|Publication number||US6560864 B1|
|Application number||US 09/992,517|
|Publication date||May 13, 2003|
|Filing date||Nov 14, 2001|
|Priority date||Nov 14, 2001|
|Also published as||US20030088970|
|Publication number||09992517, 992517, US 6560864 B1, US 6560864B1, US-B1-6560864, US6560864 B1, US6560864B1|
|Inventors||Jei-Wei Chang, Kochan Ju|
|Original Assignee||Headway Technologies, Inc.|
|Export Citation||BiBTeX, EndNote, RefMan|
|Patent Citations (14), Non-Patent Citations (1), Referenced by (8), Classifications (32), Legal Events (5)|
|External Links: USPTO, USPTO Assignment, Espacenet|
The invention relates to the general field of magnetic disks with particular reference to fabricating miniaturized write coils having high aspect ratios.
Referring to FIG. 1, we show, in schematic representation, a cross-sectional view of a write head for a magnetic disk system. The magnetic field needed to perform the write operation is generated by flat coil 16 made up of a number of turns, with 13 being an example of one side of a single turn. Surrounding the flat coil is magnetic material comprising upper and lower pole pieces 12 and 11 respectively. These pole pieces are joined at one end (on the left in this figure) and are separated by small gap 14 at the other end. The magnetic field that is generated by flat coil 16 ends up being concentrated at gap 14. It is sufficiently powerful that the fringing field that extends outwards away from gap 14 is capable of magnetizing the magnetic storage medium over whose surface 15 the head ‘flies’. The distance between gap 14 and surface 15 is typically between about 0.005 and 0.075 microns.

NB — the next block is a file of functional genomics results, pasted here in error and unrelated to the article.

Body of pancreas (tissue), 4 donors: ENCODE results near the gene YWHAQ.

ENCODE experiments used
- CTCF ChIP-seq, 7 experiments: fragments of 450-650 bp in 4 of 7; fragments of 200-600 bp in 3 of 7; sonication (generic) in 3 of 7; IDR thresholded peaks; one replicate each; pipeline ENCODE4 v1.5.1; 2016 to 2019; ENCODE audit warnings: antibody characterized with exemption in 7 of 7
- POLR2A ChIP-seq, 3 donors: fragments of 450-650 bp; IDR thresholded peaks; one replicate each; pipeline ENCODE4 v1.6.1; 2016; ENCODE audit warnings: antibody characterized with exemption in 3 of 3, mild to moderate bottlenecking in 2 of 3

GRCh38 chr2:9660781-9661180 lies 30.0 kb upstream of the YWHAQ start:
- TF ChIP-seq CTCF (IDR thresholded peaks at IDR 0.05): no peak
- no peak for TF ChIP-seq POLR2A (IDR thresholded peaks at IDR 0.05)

As write heads continue to develop, a need has arisen for coils that are both more compact as well as having greater current carrying capability. This implies coils that have of the order of 3-20 turns made up of wires whose widths are less than about 0.5 microns and that are separated from one another by less than about 0.5 microns. Thus, to retain adequate cross-sectional area, it is necessary for coils to be at least about 1 microns thick.
Manufacturing coils whose windings have the required high aspect ratios have presented the industry with formidable challenges. Two requirements, inter alia, have to be met. The first is that the material for the coils have little or no built-in stress. The second is that a method other than subtractive (i.e. post deposition) etching be used. Electroplating meets both these requirements. Once a seed layer (almost always of copper) which can be connected to a source of electrical power is available on a substrate, it becomes possible to place a non-conductive mask on the seed layer and to then build up the uncovered areas through electroplating.